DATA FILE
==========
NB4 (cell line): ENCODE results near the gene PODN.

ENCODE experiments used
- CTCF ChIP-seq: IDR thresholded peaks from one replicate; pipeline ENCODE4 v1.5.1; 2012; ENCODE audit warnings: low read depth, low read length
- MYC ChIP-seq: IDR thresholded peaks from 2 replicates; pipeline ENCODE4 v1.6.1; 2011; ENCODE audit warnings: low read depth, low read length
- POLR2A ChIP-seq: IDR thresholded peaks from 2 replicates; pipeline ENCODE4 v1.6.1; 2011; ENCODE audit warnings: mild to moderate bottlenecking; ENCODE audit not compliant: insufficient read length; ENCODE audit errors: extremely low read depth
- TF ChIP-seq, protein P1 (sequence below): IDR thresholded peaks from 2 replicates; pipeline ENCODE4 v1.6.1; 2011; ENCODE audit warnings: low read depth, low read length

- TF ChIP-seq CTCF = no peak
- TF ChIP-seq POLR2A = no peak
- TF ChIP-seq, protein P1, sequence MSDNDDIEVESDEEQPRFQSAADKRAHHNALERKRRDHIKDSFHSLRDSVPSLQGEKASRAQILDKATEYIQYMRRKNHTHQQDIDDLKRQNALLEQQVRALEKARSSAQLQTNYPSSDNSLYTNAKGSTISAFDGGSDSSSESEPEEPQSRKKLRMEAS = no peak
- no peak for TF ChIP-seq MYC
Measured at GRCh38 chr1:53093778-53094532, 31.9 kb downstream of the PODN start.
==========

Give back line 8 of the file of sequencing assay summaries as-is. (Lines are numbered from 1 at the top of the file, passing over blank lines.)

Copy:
- TF ChIP-seq POLR2A = no peak